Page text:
Speaking Truth to Power

For those afraid of speaking …

(But) TED is a tough, pressured, hugely stressful gig, even for experienced public speakers, and I’m not that. Standing in the wings waiting to go on, I told the stage manager that my heart was racing uncontrollably and in an act of great kindness, she grasped both my hands and made me take breath after breath. And what you don’t see in the video – deftly edited out – is the awful, heart-stopping moment when I forgot a line, followed by another act of collective kindness, a spontaneous empathic cheer as I composed myself and found my cue. “That’s when the audience came onside,” an attendee told me. “You were human. That’s when you won them over.”  Guardian April 2019

 

This from Carole Cadwalladr, a journalist at the Guardian who has in this last year investigated the role of tech corporations and their platforms in influencing the workings of our democracy.  What makes her TED talk so compelling is because here she is facing those very same technology giants on their turf.  And speaking truth to power.

A more high-pressured gig is hard to imagine.  Carole openly admits to a fear of speaking, taking betablockers to speak at her own father’s funeral and so we can only admire the courage it took to step onto this stage, to deliver this message, to this audience.

 

Such a fear of speaking or presenting is very common, even amongst brilliant and capable people.  I wrote about this in a previous blog, proposing 9 ‘mantras’ that people could use to help change belief sets and address some of those fears.  In workshops I have often debated some of the assumptions I make about the audience in particular.  I fully believe that the audience is on your side and wants you to succeed in delivering a great talk/presentation … even if they don’t agree with you!

 

And so I called them out, in a room that included their peers, mentors, employees, friends and investors.

A room that fell silent when I ended and then erupted in whoops and cheers. “It’s what we’re all thinking,” one person told me. “But it’s been the thing that nobody had actually said.” Guardian April 2019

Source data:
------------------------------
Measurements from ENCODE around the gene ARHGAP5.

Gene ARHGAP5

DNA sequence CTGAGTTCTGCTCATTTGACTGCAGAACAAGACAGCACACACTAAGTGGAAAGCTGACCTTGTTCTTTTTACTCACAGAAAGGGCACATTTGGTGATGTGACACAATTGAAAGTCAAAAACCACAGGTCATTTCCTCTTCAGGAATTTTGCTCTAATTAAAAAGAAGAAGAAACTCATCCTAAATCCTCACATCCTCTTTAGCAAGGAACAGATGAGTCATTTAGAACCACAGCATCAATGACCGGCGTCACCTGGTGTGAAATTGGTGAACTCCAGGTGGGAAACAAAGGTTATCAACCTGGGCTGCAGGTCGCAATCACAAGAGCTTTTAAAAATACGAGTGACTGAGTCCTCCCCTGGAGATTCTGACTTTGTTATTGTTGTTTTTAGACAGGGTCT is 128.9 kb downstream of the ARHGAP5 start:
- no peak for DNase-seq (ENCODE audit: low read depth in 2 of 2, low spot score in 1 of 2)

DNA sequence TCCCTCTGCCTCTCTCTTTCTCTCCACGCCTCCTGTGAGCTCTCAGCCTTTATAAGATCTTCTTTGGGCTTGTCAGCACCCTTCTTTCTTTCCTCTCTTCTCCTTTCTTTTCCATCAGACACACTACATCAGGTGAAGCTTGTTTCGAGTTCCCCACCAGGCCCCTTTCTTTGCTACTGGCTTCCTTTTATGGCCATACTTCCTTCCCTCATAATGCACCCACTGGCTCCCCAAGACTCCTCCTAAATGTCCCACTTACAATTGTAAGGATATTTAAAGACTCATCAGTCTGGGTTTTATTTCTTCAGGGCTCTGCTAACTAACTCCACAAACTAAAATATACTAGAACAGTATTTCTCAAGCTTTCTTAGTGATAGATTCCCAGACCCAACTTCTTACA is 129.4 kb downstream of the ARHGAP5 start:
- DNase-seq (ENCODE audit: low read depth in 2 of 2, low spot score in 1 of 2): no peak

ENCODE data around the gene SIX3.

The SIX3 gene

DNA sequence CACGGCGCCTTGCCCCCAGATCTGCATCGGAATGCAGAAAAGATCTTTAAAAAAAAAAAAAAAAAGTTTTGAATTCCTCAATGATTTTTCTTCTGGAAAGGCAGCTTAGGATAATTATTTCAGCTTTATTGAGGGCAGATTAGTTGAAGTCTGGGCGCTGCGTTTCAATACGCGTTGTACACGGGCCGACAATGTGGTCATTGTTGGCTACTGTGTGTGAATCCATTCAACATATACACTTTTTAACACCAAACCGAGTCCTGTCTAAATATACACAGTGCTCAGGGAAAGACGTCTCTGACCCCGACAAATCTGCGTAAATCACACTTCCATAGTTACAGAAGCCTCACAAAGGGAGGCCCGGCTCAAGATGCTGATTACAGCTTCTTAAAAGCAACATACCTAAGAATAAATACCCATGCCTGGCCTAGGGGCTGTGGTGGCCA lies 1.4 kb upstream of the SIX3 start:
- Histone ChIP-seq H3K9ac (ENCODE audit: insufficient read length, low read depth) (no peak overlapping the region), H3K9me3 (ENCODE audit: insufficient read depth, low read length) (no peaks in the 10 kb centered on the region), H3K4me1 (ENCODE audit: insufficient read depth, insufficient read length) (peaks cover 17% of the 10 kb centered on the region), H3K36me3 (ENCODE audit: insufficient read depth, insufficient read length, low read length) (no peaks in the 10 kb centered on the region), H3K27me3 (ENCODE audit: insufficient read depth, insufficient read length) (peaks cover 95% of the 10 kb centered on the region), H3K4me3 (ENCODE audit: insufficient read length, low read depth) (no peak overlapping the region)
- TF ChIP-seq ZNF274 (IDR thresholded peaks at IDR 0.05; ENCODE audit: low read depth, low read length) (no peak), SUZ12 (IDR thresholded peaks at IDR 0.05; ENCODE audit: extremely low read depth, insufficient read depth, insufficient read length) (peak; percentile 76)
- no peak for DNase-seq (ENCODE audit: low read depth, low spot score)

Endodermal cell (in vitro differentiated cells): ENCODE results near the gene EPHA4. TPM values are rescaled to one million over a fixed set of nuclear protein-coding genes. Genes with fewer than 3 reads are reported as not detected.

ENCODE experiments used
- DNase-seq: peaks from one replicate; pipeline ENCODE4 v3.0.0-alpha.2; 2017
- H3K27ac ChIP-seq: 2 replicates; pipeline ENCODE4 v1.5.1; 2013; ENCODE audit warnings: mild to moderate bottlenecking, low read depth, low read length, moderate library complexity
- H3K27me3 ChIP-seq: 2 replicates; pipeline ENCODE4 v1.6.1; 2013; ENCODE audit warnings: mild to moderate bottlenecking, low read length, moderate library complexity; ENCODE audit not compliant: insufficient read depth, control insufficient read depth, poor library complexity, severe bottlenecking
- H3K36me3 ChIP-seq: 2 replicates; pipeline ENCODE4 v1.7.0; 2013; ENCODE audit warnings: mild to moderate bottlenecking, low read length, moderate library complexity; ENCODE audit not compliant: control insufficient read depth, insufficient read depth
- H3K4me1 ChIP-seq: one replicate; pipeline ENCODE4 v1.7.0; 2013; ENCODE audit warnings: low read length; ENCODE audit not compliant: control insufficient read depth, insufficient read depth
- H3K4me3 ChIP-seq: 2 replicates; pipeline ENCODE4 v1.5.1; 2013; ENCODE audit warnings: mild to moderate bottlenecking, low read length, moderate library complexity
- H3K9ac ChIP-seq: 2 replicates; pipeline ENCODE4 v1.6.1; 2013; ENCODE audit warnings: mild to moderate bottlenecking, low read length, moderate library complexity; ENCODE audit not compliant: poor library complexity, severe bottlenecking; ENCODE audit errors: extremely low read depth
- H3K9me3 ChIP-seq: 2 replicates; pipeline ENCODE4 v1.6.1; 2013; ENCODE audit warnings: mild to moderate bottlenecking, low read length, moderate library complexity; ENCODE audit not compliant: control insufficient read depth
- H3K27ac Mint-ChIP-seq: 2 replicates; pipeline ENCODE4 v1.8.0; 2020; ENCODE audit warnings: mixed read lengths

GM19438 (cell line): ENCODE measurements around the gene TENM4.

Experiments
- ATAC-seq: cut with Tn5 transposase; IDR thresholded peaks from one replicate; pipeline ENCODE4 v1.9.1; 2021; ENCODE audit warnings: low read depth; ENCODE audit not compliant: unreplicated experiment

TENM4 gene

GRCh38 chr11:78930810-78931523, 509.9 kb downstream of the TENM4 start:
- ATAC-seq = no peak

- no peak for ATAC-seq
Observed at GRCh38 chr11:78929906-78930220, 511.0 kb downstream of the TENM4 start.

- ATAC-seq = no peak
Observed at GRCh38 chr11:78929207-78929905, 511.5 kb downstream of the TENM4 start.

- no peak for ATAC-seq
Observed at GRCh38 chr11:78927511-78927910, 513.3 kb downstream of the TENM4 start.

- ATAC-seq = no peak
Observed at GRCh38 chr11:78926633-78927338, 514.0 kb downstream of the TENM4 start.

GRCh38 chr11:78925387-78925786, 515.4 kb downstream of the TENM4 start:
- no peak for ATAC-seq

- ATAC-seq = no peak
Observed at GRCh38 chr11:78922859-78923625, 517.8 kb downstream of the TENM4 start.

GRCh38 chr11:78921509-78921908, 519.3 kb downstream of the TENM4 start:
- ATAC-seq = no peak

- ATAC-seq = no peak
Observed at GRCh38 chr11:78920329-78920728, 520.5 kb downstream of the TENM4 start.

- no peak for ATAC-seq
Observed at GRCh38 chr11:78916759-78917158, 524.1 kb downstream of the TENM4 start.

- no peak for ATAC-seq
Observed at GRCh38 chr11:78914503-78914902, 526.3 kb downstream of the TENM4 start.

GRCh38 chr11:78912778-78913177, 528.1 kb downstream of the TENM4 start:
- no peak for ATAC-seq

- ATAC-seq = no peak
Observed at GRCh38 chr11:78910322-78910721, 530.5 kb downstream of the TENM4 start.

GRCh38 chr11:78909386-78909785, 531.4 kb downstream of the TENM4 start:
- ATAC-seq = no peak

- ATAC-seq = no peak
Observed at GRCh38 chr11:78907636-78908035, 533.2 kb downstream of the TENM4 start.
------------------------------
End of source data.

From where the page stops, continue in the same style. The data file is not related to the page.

Isn’t that astonishing, yet in some ways not surprising?

Having the courage to deliver important messages is essential, even if it is bad news or difficult choices.  This isn’t just about presenting either.  How often have you held back from voicing an opinion at a briefing or meeting?  Or perhaps quietly seething because when you did pluck up the courage to speak, others hid behind a veil of silence, perhaps fearful of making a ‘career limiting’ intervention?

It is far, far too commonplace in organisations and within teams and management structures.

We should heed the words of Ghandi that “Truth never damages a cause that is just.”  And what is any organisation or institution if it isn’t just and accountable?

Carole Cadwalladr’s talk and subsequent articles encourage me to return to my themes around speaking in public, my list of mantras and perhaps consider some additions that might help you at your next briefing presentation.

 

  • The audience not only wants you to succeed but want you to say/do the right thing

 

  • You have the right to deliver this message if it is the truth

 

  • It’s ok to screw up or fluff your lines, we are all human and the audience will forgive you (and cheer you on)